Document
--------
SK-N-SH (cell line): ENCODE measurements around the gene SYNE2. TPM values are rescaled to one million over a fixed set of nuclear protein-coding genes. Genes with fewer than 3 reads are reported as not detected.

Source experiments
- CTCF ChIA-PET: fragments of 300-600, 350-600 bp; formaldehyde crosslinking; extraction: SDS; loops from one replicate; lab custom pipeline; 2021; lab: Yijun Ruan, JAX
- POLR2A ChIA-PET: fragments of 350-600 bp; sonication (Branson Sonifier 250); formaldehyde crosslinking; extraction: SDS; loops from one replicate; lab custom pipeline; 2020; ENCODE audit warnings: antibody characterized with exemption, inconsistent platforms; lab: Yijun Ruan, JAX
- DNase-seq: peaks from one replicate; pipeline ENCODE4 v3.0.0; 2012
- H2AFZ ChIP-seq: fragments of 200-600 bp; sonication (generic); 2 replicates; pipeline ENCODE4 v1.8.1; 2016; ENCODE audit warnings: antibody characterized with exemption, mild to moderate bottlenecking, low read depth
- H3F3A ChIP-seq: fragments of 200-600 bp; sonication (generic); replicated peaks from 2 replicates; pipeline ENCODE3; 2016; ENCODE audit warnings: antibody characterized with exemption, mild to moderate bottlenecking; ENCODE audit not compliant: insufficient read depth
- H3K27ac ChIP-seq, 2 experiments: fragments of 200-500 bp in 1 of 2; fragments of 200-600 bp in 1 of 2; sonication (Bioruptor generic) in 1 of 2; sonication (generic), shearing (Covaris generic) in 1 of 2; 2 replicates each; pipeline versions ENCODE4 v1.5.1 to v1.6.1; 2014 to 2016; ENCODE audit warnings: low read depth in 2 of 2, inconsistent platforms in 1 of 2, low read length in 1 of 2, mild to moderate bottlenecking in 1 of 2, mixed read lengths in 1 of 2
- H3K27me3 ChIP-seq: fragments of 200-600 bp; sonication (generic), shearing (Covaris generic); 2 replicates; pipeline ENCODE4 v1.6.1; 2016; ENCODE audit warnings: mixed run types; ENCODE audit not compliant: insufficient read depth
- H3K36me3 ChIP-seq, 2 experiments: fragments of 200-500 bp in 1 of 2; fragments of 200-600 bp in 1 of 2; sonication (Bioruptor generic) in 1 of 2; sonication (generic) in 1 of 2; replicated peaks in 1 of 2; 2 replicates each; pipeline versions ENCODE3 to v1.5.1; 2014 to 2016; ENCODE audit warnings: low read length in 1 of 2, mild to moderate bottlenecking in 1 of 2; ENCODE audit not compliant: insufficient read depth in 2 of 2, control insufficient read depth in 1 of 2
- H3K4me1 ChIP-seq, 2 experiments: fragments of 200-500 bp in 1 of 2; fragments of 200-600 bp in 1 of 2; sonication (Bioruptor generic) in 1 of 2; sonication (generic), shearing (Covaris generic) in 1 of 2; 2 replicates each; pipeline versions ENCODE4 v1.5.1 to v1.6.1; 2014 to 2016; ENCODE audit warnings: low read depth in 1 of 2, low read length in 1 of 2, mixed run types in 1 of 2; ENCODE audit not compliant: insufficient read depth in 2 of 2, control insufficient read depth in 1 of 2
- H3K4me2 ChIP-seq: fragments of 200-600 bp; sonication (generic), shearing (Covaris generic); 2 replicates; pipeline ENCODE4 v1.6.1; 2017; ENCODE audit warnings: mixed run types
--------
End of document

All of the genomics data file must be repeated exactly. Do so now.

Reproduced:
SK-N-SH (cell line): ENCODE measurements around the gene SYNE2. TPM values are rescaled to one million over a fixed set of nuclear protein-coding genes. Genes with fewer than 3 reads are reported as not detected.

Source experiments
- CTCF ChIA-PET: fragments of 300-600, 350-600 bp; formaldehyde crosslinking; extraction: SDS; loops from one replicate; lab custom pipeline; 2021; lab: Yijun Ruan, JAX
- POLR2A ChIA-PET: fragments of 350-600 bp; sonication (Branson Sonifier 250); formaldehyde crosslinking; extraction: SDS; loops from one replicate; lab custom pipeline; 2020; ENCODE audit warnings: antibody characterized with exemption, inconsistent platforms; lab: Yijun Ruan, JAX
- DNase-seq: peaks from one replicate; pipeline ENCODE4 v3.0.0; 2012
- H2AFZ ChIP-seq: fragments of 200-600 bp; sonication (generic); 2 replicates; pipeline ENCODE4 v1.8.1; 2016; ENCODE audit warnings: antibody characterized with exemption, mild to moderate bottlenecking, low read depth
- H3F3A ChIP-seq: fragments of 200-600 bp; sonication (generic); replicated peaks from 2 replicates; pipeline ENCODE3; 2016; ENCODE audit warnings: antibody characterized with exemption, mild to moderate bottlenecking; ENCODE audit not compliant: insufficient read depth
- H3K27ac ChIP-seq, 2 experiments: fragments of 200-500 bp in 1 of 2; fragments of 200-600 bp in 1 of 2; sonication (Bioruptor generic) in 1 of 2; sonication (generic), shearing (Covaris generic) in 1 of 2; 2 replicates each; pipeline versions ENCODE4 v1.5.1 to v1.6.1; 2014 to 2016; ENCODE audit warnings: low read depth in 2 of 2, inconsistent platforms in 1 of 2, low read length in 1 of 2, mild to moderate bottlenecking in 1 of 2, mixed read lengths in 1 of 2
- H3K27me3 ChIP-seq: fragments of 200-600 bp; sonication (generic), shearing (Covaris generic); 2 replicates; pipeline ENCODE4 v1.6.1; 2016; ENCODE audit warnings: mixed run types; ENCODE audit not compliant: insufficient read depth
- H3K36me3 ChIP-seq, 2 experiments: fragments of 200-500 bp in 1 of 2; fragments of 200-600 bp in 1 of 2; sonication (Bioruptor generic) in 1 of 2; sonication (generic) in 1 of 2; replicated peaks in 1 of 2; 2 replicates each; pipeline versions ENCODE3 to v1.5.1; 2014 to 2016; ENCODE audit warnings: low read length in 1 of 2, mild to moderate bottlenecking in 1 of 2; ENCODE audit not compliant: insufficient read depth in 2 of 2, control insufficient read depth in 1 of 2
- H3K4me1 ChIP-seq, 2 experiments: fragments of 200-500 bp in 1 of 2; fragments of 200-600 bp in 1 of 2; sonication (Bioruptor generic) in 1 of 2; sonication (generic), shearing (Covaris generic) in 1 of 2; 2 replicates each; pipeline versions ENCODE4 v1.5.1 to v1.6.1; 2014 to 2016; ENCODE audit warnings: low read depth in 1 of 2, low read length in 1 of 2, mixed run types in 1 of 2; ENCODE audit not compliant: insufficient read depth in 2 of 2, control insufficient read depth in 1 of 2
- H3K4me2 ChIP-seq: fragments of 200-600 bp; sonication (generic), shearing (Covaris generic); 2 replicates; pipeline ENCODE4 v1.6.1; 2017; ENCODE audit warnings: mixed run types